USSR State Prize
State Prize badge
CountrySoviet Union
Formerly calledState Stalin Prize
Reward(s)5000 Soviet rubles (in 1967)
First awarded
  • 1941 (as Stalin Prize)
  • 1967 (as State Prize)
Last awarded1991
Stalin Prize badge
Next (higher)Lenin Prize
EquivalentState Prize of the Russian Federation
Next (lower)Lenin Komsomol Prize

The USSR State Prize (Russian: Государственная премия СССР, romanized: Gosudarstvennaya premiya SSSR) was the Soviet Union's state honor. It was established on 9 September 1966. After the dissolution of the Soviet Union, the prize was followed up by the State Prize of the Russian Federation.

The State Stalin Prize (Государственная Сталинская премия, Gosudarstvennaya Stalinskaya premiya), usually called the Stalin Prize, existed from 1941 to 1956. It essentially played the same role; therefore upon the establishment of the USSR State Prize, the diplomas and badges of the recipients of Stalin Prize were changed to that of USSR State Prize.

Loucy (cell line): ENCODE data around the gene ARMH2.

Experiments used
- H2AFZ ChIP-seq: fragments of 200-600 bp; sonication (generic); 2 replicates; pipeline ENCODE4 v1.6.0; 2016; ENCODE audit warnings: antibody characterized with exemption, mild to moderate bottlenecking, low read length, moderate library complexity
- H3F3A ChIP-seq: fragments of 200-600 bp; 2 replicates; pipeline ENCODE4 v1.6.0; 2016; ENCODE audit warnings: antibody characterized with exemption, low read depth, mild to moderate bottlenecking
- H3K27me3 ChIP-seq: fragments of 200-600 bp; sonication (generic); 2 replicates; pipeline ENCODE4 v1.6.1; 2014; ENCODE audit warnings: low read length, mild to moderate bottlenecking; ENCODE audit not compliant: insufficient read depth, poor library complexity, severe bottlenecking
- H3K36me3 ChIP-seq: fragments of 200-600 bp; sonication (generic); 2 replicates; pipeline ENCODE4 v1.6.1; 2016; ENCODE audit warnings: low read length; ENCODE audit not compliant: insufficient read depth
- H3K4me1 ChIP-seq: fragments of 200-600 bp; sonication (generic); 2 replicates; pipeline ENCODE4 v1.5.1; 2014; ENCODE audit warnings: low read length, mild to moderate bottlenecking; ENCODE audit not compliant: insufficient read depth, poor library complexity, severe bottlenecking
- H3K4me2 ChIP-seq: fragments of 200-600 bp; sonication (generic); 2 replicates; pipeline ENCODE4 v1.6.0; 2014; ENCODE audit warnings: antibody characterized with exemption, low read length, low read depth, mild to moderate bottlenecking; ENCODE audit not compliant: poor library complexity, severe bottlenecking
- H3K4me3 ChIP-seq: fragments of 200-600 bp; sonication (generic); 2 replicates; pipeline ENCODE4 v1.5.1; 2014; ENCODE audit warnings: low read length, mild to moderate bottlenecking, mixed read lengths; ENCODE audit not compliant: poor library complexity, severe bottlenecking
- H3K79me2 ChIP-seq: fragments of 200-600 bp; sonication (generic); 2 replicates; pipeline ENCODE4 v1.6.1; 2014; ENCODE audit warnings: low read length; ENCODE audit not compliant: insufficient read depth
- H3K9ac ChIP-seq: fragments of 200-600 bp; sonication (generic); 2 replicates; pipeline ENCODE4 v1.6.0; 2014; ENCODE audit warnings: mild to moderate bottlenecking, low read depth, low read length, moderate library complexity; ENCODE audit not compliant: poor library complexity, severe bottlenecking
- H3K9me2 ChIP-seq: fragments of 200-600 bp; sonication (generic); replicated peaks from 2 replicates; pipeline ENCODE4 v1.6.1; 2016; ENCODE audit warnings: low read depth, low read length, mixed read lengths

In 1944 and 1945, the last two years of the Second World War, the award ceremonies for the Stalin Prize were not held. Instead, in 1946 the ceremony was held twice: in January for the works created in 1943–1944 and in June for the works of 1945.[1]

USSR State Prize of 1st, 2nd and 3rd degrees was awarded annually to individuals in the fields of science, mathematics, literature, arts, and architecture to honor the most prominent achievements which either advanced the Soviet Union or the cause of socialism. Often the prize was awarded to specific works rather than to individuals.

Each constituent Soviet republic (SSR) or (SFSR) and autonomous republic (ASSR) also had a State Prize (or Stalin Prize).

The Stalin Prize was an honor different from the Stalin Peace Prize. The latter was created on 21 December 1949 and was usually awarded to foreign recipients rather than to Soviet citizens.

It should also not be confused with the Lenin Prize.


  1. ^ Volkov, Solomon, tr. Bouis, Antonina W., Shostakovich and Stalin: The Extraordinary Relationship Between the Great Composer and the Brutal Dictator (New York, Alfred A. Knopf, 2004). ISBN 0-375-41082-1, Chapter 5.

See also